Subject pronoun use in adult Spanish is strongly influenced by Continuity of Reference, which refers to whether a verb maintains the same subject as the previous verb (same-reference) or changes it (switch-reference). Overt subject pronouns are used more frequently in switch-reference than in same-reference contexts. To investigate the development of this discourse predictor of pronoun use, a preference task was given to 149 children, ages 5;9 to 15;8, and 30 adults in Queretaro, Mexico. Participants were told stories that contained either a same- or switch-reference context. In these stories, overt pronouns in same-reference contexts were redundant, and null pronouns in switch-reference contexts were ambiguous. Adults strongly preferred overt pronouns in switch-reference contexts and null pronouns in same-reference contexts. Many of the youngest children, however, preferred null pronouns in switch-reference contexts, revealing their difficulty with establishing clear referents for pronouns. By age nine, children significantly preferred overt pronouns in switch-reference contexts, but over-accepted overt pronouns in same-reference contexts. By age 14, children preferred null pronouns in same-reference contexts, but not to the degree adults did. The results are interpreted within the context of the "interface hypothesis" (Sorace 2005), according to which features at the syntax-discourse interface are more complex and develop later than features regulated by syntax alone.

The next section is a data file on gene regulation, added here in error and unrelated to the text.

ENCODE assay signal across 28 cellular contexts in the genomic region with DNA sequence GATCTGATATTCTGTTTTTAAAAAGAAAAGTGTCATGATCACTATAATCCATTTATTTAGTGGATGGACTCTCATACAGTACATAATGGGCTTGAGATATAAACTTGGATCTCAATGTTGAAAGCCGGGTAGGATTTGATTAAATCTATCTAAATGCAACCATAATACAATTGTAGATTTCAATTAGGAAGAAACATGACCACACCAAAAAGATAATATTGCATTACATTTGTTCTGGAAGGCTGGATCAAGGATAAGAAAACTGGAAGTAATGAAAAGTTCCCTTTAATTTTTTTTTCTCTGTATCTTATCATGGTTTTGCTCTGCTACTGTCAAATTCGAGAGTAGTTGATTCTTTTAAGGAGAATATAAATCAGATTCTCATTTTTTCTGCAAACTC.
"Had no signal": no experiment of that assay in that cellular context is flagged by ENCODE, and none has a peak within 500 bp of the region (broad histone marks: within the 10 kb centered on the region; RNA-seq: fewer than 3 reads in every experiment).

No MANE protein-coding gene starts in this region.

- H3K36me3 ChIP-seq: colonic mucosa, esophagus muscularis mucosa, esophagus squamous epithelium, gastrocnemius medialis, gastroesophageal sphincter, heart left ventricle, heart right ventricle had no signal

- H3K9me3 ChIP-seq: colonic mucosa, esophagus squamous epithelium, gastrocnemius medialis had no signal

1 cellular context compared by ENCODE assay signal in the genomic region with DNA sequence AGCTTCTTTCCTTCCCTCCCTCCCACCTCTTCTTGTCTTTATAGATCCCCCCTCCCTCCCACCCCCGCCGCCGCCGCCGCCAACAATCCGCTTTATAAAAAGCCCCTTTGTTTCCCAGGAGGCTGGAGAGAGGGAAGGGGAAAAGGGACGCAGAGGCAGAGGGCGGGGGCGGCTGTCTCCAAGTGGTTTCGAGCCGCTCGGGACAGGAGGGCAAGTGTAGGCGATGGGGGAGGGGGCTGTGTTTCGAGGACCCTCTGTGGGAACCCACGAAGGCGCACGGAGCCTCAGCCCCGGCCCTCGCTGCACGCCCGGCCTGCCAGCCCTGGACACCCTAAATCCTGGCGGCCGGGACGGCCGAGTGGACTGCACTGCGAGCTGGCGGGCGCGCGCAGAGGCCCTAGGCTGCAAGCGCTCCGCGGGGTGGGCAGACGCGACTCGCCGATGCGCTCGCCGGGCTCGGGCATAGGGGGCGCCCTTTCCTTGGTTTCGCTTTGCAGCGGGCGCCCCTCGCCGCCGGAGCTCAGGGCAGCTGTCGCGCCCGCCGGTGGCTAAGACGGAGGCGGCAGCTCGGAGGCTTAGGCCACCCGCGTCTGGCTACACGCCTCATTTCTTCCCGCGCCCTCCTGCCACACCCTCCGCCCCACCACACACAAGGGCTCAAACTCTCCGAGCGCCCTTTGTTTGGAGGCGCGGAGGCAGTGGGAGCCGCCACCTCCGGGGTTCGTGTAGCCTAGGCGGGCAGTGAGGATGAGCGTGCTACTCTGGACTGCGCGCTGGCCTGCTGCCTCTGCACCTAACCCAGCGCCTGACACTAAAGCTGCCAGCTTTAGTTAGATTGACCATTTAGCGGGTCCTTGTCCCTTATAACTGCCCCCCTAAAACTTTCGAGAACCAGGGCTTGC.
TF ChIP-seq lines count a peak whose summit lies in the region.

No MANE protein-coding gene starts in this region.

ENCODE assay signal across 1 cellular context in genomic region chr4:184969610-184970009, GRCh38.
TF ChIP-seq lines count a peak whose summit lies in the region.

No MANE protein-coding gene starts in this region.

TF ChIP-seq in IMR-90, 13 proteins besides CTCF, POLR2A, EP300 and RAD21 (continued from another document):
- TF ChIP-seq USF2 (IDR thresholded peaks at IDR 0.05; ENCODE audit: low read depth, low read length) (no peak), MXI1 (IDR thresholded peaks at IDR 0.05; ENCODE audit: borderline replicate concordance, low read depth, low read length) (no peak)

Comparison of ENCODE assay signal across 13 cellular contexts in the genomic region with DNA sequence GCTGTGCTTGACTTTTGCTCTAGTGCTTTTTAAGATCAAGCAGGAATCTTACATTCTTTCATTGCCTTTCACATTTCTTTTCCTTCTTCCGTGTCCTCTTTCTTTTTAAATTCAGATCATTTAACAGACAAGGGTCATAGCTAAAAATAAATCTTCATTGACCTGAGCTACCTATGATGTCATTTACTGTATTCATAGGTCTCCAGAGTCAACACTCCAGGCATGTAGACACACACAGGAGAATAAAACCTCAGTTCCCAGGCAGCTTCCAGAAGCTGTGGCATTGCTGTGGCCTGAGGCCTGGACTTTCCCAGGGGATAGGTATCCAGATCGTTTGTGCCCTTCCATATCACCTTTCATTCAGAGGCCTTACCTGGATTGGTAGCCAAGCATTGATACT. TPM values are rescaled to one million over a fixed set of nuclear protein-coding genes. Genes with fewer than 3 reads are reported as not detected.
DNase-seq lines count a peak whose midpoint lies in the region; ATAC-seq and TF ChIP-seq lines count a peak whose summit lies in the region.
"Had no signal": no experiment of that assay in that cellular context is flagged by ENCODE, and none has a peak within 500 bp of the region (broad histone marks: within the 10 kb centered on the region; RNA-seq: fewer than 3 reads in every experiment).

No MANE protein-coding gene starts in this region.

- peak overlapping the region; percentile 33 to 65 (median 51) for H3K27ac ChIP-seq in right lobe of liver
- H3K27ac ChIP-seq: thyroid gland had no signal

Selected Proceedings of the 11th Hispanic Linguistics Symposium
edited by Joseph Collentine, Maryellen García, Barbara Lafford, and Francisco Marcos Marín
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